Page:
People spent hours trying to find the root cause, without any luck.

    ReplyDelete
  2. You missed XPath brittleness when UI changes with each dev build.

    ReplyDelete
  3. "It's very seldom because you're uncovered a bug in the test framework."

    That may be so, but browsing through their list of bugs turns up no small amount of unresolved "flakyness" issues.

    Selenium is a great tool, but it's ironic that one of my testing tools should be the buggiest of all the dev tools I use...

    ReplyDelete
  4. While re-factoring automation for my project, i found that adhering to good practices resolves most of automation issues:

    1. XPath:
    If IDs are available, use the same. Else, instead of relying on XPath constructed using HTML elements:

    static final String DISPLAY_NAME = "//div[@id='body']/div[4]/div[1]/div/div[1]/h4";
    static final String EMAIL_ADDRESS = "//html/body/div/div/div/div/span";

    The following is more stable to minor changes in GUI:

    static final String DISPLAY_NAME = “//div[@id='body']//div[@class='innerleft']/h4”;
    static final String EMAIL_ADDRESS = "//div[@id='global-info']/span";

    Use @class, text(), contains etc, to create stabler Ids.

    2. Instead of flaky, I prefer to use the “maintainability”. Sometimes, the debug information is less or confusing that does not let us to the actual issue quickly.

    Ex:

    20:04:58.539 INFO - Command request: isElementPresent[//a[text()='Remove image'], ] on session ece3c0c368e74594ab788751e13cea96


    If the command fails identifying the element (timeout) , there is no clue regarding which page the above element belongs to.

    Along with this, I suggest that we can have a high level log as below:

    [UI Flow] Is Element Present >> EditProfilePage.RemoveImageLink

    20:04:58.539 INFO - Command request: isElementPresent[//a[text()='Remove image'], ] on session ece3c0c368e74594ab788751e13cea96

    3. There is always a temptation to add 'sleep(...)' in the code to get the automation running locally. I suggest any test code with sleep should not be allowed to be checked-in. Instead use 'waitForElementsToLoad(...);' to wait for actual element to be loaded before continuing with the automation.

    Another practice which I found cleaner and also resolved issues is to keep the test scenario code away from the logic of waiting for a GUI element to load. This needs to be handled within the abstraction of the page itself.

    Ex:
    (1)
    public void clickBloggerBuzz() {
    click(Ui.BUZZ_LINK);
    // Add the waitForElementsToLoad() here
    }

    (2) Page constructors by default should wait for key element to be loaded before it returns.

    public DashboardPage(Selenium selenium) throws MalformedURLException {
    super(selenium);
    waitForElementsToLoad(Ui.EDIT_PHOTO_LINK);
    }

    ReplyDelete
  5. I love Selenium!

    Wish I could get my head around this BDD though :(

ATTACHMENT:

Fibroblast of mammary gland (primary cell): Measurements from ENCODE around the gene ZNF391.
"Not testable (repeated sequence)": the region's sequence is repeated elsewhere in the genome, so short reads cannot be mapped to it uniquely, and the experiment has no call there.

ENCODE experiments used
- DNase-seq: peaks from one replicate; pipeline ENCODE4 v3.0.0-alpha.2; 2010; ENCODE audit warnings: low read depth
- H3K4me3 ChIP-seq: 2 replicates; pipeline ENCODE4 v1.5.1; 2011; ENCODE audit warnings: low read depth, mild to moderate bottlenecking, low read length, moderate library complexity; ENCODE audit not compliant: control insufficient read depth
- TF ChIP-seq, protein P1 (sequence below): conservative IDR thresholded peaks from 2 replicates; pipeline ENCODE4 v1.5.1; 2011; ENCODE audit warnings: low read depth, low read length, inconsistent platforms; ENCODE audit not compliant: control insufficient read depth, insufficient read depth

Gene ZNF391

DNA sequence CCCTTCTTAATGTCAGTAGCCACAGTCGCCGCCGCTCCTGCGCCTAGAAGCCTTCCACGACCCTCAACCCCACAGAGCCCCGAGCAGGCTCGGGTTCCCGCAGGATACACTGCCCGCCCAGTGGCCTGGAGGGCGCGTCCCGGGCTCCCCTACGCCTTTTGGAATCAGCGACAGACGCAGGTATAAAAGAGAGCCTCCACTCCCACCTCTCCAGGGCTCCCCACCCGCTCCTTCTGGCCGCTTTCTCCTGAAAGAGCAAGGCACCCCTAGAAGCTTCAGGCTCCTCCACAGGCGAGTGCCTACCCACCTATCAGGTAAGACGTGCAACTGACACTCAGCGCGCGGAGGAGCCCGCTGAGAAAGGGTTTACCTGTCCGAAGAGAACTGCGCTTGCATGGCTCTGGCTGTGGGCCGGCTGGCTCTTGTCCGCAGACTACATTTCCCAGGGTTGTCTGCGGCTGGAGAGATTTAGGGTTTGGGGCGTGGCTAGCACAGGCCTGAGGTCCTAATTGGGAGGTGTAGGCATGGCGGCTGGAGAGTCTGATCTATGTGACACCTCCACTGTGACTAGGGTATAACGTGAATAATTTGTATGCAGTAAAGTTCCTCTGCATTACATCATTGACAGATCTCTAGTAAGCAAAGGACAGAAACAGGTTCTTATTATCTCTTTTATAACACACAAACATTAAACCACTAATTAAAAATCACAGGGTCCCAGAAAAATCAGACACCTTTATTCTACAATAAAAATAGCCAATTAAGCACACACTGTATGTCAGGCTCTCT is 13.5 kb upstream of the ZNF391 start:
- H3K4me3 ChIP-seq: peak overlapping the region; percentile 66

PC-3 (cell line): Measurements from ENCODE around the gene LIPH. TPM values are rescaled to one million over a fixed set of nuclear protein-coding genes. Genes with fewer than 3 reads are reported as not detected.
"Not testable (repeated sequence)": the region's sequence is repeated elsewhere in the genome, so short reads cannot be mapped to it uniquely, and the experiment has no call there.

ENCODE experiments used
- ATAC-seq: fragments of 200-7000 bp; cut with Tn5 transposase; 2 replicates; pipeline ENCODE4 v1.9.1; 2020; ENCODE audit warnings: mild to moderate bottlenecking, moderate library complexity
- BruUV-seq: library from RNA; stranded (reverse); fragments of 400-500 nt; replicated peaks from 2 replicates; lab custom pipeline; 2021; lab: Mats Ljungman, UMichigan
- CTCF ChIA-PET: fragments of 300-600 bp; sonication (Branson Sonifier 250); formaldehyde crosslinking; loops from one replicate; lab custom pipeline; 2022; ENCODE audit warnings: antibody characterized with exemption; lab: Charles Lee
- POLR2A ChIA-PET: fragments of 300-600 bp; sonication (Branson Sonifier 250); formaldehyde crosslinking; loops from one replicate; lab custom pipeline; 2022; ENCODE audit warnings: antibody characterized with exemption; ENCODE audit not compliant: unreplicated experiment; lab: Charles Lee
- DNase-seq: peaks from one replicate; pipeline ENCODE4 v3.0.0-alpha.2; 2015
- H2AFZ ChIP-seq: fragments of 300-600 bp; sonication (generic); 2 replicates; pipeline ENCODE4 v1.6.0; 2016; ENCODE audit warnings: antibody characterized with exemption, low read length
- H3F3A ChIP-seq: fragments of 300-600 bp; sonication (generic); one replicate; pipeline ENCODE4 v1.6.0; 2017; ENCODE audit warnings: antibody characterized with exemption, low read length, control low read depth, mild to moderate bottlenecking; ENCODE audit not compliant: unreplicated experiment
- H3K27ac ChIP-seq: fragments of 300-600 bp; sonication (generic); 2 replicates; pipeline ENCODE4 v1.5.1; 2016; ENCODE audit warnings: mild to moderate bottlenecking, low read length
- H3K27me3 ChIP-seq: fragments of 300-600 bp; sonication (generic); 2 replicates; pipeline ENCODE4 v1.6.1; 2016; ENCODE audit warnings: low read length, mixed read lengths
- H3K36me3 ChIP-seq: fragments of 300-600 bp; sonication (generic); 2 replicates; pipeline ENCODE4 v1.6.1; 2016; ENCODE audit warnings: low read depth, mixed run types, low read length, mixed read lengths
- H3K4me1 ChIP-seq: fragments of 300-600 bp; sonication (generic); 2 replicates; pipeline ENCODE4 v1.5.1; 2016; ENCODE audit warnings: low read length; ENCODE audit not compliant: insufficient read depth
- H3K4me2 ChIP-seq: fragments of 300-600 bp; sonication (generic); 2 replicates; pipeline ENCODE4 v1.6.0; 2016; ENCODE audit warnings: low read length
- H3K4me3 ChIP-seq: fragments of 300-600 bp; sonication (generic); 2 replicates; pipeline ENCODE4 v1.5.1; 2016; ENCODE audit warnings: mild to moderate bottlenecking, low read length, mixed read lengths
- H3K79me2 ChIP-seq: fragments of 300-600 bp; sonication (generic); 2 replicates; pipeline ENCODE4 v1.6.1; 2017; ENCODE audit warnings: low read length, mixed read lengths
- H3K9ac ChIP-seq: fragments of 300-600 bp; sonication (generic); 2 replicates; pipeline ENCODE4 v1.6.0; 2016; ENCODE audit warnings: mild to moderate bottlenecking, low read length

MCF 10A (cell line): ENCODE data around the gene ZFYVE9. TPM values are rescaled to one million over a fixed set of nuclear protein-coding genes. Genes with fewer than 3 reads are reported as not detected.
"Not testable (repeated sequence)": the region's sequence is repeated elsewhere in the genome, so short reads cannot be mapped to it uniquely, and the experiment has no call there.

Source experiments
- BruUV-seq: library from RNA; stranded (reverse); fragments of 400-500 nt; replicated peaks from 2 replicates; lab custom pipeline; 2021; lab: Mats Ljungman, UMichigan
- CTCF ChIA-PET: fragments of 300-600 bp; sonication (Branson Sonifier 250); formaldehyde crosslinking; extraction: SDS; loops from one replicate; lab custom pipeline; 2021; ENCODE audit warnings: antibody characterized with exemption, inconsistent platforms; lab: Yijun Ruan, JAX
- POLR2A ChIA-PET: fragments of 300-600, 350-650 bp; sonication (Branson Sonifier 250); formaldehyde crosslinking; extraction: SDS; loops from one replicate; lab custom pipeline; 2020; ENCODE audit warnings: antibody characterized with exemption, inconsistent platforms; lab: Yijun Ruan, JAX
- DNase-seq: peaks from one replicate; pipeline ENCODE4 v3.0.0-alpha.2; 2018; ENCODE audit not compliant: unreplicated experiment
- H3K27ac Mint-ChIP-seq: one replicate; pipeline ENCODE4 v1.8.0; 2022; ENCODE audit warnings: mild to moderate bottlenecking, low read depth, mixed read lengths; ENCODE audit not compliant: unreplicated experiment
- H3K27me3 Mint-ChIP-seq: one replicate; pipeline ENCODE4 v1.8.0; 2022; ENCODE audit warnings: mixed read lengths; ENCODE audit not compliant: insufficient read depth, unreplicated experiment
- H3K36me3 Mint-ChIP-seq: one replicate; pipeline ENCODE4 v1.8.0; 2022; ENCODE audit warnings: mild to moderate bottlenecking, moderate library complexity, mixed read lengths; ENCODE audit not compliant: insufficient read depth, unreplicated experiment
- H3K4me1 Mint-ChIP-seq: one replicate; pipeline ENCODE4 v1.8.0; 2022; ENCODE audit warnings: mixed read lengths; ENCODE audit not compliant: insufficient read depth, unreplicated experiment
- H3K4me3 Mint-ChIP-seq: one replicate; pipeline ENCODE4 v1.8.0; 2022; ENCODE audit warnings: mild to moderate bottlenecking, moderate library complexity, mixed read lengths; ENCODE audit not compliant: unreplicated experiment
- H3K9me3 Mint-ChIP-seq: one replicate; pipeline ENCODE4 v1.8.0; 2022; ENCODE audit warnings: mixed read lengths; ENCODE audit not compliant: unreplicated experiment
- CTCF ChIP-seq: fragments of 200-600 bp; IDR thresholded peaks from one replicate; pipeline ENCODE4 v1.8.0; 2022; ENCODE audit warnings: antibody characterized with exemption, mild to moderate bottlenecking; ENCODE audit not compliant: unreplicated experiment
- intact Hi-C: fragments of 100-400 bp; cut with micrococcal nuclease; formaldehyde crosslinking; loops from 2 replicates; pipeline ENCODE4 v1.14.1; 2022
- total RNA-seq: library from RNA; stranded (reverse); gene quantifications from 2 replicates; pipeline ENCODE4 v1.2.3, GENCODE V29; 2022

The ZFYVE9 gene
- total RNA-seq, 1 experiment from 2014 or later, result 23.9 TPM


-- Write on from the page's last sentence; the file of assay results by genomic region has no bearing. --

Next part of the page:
ReplyDelete
  6. I wrote an article on how we’ve been testing an ExtJS UI in Java at:

    http://www.xeolabs.com/portal/articles/selenium-and-extjs

    Primarily, it describes how we got around having to assign hand-crafted IDs to all the Ext components (taking care of the fragile XPath problem V. Narayan Raman mentioned) and how we synchronise the tests with AJAX.

    hope it helps somebody,
    Lindsay

    ReplyDelete
  7. I work with Selenium since at least 3 years, and I have to admit it is quite buggy, forcing me to submit patches from time to time.

    One of the problems of Selenium is that bugs are fixed very slowly, even when you submit a patch.

    Another problem is that the code is not checked with an automated tool, like JsLint.

    The most annoying problem is that Selenium randomly detects the loading of iframes.
    As Marius, I have a test suite that works fine on 2 computers, but fails on 2 others, and all computers are quite different.
    I'm still searching for the bug after having already spent a lot of time on it...
    I also found some problems related to Firefox, like the fact that retrieving window.document.body generates an exception sometimes !

    ReplyDelete
  8. Great post Simon. I think you hit the nail on the head. I will add to the list of poor test isolation with a few (fairly obvious) examples:

    a) sharing data between tests
    b) running tests without proper cleanup
    c) running tests in parallel where current actions in one test might create unexpected outcomes in another

    ReplyDelete
  9. Writer is glossing over how buggy and unstable Selenium can be, especially for an automated build environment. As another commentor stated, simple calls to access elements will succeed one time but fail others.

    ReplyDelete
  10. As another commentor stated, simple calls to access elements will succeed one time but fail others.


    Cannot agree more! Selenium creates more problems, produces more false alerts that I have to deal with than the actual coding.

    ReplyDelete
  11. Great Post.
    At the beginning of reading this post I had hope that I will find some suggestion/feedback/solution which will make my test suite stable.
    But still I’m finding myself in same point as I was before reading this post.

    I agree with jcmeyrignac and Eric Jain comment.

    Here is one of the latest bug from selenium guys: http://code.google.com/p/chromedriver/issues/detail?id=121, this clearly shows that there is no backward compatibility check before releasing selenium version.

    If things don’t get stable, I guess soon there will be another open source testing tool to compete with selenium.

    ReplyDelete
  12. I agree with Marius Gedminas, Larry Port, & Xun. My primary cause of flakiness is waitForElement (or similar wait) succeeding and then the following action I take on the element fails to locate the element, even if I try to assure it is present & visible.

    ReplyDelete
  13. Same here, I can run a test and it fails to find element, yet it really finds it and test succeeds at the end, yet always has those failures.

    Is there anyway to tell selenium to ignore those failures, when running as a htmlsuite?

    ReplyDelete

The comments you read and contribute here belong only to the person who posted them. We reserve the right to remove off-topic comments.